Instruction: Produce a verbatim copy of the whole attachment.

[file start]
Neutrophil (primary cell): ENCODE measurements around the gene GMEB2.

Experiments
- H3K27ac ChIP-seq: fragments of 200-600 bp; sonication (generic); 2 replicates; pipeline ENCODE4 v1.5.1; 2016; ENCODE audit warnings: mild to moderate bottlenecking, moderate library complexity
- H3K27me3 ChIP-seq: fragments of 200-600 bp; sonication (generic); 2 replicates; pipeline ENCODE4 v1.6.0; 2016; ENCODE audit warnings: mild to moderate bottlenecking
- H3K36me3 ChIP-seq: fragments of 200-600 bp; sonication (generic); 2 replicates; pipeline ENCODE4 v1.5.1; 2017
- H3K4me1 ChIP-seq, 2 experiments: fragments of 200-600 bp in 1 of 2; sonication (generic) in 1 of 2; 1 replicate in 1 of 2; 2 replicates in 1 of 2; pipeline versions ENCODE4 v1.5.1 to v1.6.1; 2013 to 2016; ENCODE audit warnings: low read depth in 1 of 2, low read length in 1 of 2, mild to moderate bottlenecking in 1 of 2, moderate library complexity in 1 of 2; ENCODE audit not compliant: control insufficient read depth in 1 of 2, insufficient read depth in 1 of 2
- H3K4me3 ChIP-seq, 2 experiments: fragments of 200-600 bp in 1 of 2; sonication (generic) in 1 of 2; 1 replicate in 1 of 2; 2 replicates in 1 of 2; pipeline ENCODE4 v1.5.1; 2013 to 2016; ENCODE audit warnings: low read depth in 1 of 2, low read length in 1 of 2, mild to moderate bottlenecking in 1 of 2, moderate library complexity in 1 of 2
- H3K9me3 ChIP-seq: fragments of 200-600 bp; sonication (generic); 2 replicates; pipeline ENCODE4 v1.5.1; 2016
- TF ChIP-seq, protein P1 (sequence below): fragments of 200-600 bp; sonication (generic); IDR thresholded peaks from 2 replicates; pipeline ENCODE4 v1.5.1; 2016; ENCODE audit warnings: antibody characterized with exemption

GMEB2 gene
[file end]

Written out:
Neutrophil (primary cell): ENCODE measurements around the gene GMEB2.

Experiments
- H3K27ac ChIP-seq: fragments of 200-600 bp; sonication (generic); 2 replicates; pipeline ENCODE4 v1.5.1; 2016; ENCODE audit warnings: mild to moderate bottlenecking, moderate library complexity
- H3K27me3 ChIP-seq: fragments of 200-600 bp; sonication (generic); 2 replicates; pipeline ENCODE4 v1.6.0; 2016; ENCODE audit warnings: mild to moderate bottlenecking
- H3K36me3 ChIP-seq: fragments of 200-600 bp; sonication (generic); 2 replicates; pipeline ENCODE4 v1.5.1; 2017
- H3K4me1 ChIP-seq, 2 experiments: fragments of 200-600 bp in 1 of 2; sonication (generic) in 1 of 2; 1 replicate in 1 of 2; 2 replicates in 1 of 2; pipeline versions ENCODE4 v1.5.1 to v1.6.1; 2013 to 2016; ENCODE audit warnings: low read depth in 1 of 2, low read length in 1 of 2, mild to moderate bottlenecking in 1 of 2, moderate library complexity in 1 of 2; ENCODE audit not compliant: control insufficient read depth in 1 of 2, insufficient read depth in 1 of 2
- H3K4me3 ChIP-seq, 2 experiments: fragments of 200-600 bp in 1 of 2; sonication (generic) in 1 of 2; 1 replicate in 1 of 2; 2 replicates in 1 of 2; pipeline ENCODE4 v1.5.1; 2013 to 2016; ENCODE audit warnings: low read depth in 1 of 2, low read length in 1 of 2, mild to moderate bottlenecking in 1 of 2, moderate library complexity in 1 of 2
- H3K9me3 ChIP-seq: fragments of 200-600 bp; sonication (generic); 2 replicates; pipeline ENCODE4 v1.5.1; 2016
- TF ChIP-seq, protein P1 (sequence below): fragments of 200-600 bp; sonication (generic); IDR thresholded peaks from 2 replicates; pipeline ENCODE4 v1.5.1; 2016; ENCODE audit warnings: antibody characterized with exemption

GMEB2 gene